Elsa explaining the sequencing activity

Fig 1.a: Elsa from Edinburgh Univeristy UG iGEM team explaining the sequencing activity.

Ivan setting up the presentation

Fig. 1.b: Ivan from Edinburgh University OG team setting up the presentation.

pH results

Fig. 1.c: Some of the pH results from the experiments completed by the attendees.

Sample locations

Fig. 1.d: Locations from which attendees collected samples.

Whilst speaking to some of the children attending the session, many of them had previously heard of good and bad bacteria but found it interesting to learn that there is bacteria in the soil and that this bacteria can be useful to researchers. In particular many of them enjoyed measuring the pH of the soil and with one commenting on how eager she is to tell her teacher what she did.

In addition to that, some of the adults who attended the session also found it interesting to learn about what synthetic biology is, with all of them saying they hadn’t heard of the area before.

You can find out more the the University of Edinburgh UG team's experience here and the OG team's here

Edinburgh UG iGEM team school collaboration

As part of expanding the reach of the project, we also collaborated with the University of Edinburgh UG iGEM team to deliver the outreach session at the Curie Primary School in Edinburgh. During this session we tried out a new fruit DNA extraction procedure using only items that can be bought from local shops. One of the points raised by Dr Richie was limited access to resources, so we want to ensure there are alternative procedures available so this doesn’t become a limiting factor for a school wishing to take part.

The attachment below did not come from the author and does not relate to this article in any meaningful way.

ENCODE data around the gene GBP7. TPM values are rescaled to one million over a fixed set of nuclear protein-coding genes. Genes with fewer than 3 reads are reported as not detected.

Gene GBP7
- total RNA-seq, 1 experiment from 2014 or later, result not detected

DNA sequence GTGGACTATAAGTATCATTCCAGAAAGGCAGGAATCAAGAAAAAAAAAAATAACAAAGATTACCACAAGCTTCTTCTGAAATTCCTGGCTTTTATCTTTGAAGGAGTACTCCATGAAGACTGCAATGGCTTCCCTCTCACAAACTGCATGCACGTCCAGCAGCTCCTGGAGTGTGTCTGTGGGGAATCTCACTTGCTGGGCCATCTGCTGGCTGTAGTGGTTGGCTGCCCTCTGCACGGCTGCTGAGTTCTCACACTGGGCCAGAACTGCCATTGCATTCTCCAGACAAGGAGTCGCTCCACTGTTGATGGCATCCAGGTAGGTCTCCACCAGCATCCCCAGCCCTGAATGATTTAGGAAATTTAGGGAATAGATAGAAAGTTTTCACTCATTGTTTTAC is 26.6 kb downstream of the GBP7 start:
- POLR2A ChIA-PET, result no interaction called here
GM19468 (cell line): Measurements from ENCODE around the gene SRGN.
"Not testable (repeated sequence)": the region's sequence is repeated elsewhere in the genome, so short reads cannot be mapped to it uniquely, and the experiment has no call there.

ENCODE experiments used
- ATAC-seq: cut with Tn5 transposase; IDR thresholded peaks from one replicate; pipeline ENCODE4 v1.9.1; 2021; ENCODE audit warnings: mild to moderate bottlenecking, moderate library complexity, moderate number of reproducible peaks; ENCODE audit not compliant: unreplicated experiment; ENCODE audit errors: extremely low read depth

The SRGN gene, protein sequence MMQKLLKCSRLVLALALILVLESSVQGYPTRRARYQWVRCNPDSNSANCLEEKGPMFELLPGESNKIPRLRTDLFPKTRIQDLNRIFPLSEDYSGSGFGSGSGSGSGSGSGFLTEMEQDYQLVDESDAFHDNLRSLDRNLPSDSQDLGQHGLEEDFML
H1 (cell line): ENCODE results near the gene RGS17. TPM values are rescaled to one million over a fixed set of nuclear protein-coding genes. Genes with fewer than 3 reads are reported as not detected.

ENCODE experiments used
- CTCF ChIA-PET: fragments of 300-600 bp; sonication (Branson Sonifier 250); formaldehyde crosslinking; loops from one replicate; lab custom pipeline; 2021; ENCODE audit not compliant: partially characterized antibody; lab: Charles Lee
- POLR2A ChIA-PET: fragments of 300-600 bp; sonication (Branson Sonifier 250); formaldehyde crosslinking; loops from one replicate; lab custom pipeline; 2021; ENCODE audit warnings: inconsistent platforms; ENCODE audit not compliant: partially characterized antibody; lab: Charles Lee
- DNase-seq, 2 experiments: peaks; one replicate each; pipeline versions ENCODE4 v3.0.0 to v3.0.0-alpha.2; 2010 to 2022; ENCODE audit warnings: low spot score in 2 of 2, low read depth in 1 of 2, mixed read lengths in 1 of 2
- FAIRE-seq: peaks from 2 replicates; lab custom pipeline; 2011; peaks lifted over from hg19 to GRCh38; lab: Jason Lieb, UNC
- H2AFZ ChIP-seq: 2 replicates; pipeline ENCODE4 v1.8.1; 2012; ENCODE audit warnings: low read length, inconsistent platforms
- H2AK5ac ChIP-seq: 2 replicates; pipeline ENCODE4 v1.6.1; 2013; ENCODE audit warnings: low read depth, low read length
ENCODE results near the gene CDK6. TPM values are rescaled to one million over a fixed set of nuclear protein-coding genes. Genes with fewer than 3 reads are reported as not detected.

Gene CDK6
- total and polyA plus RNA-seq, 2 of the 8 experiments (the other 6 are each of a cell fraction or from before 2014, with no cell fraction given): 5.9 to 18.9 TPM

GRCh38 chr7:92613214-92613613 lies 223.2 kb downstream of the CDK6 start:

As part of this session we also collected feedback sheets from all 60 of the students taking part. The feedback was overwhelmingly positive. All of the students said that they had 'learnt something from the session'. In addition to that, many of them commented on how interesting they found that you could extract DNA from fruit using things from around the house.

One thing we would improve about the activity from this session is allocating time at the end for questions. As part of the survey the students answered the question 'is there anything you would like to ask the researchers?'. There were some great questions including 'is there anywhere bacteria can't live', 'what else could you extract DNA from', 'why can we see the strawberries DNA' and 'what's the difference between bacteria and viruses'. In the future we will take this into consideration when organising the sessions

Ola Sobieska from the University of Edinburgh iGEM team delivered two sessions to the school and said the following about her experience:

“The outreach helped me develop my confidence in public speaking to a greater variety of people. It also made me realise how much primary school children actually know about synthetic biology, which would aid in tailoring my outreach activities better to their knowledge in the future.”

Edinburgh students participating in the outreach activity

Fig. 2.a: Students participating in the Microbiome outreach activity at the Curie Primary School in Edinburgh completing the DNA extraction part of lesson.

Sample locations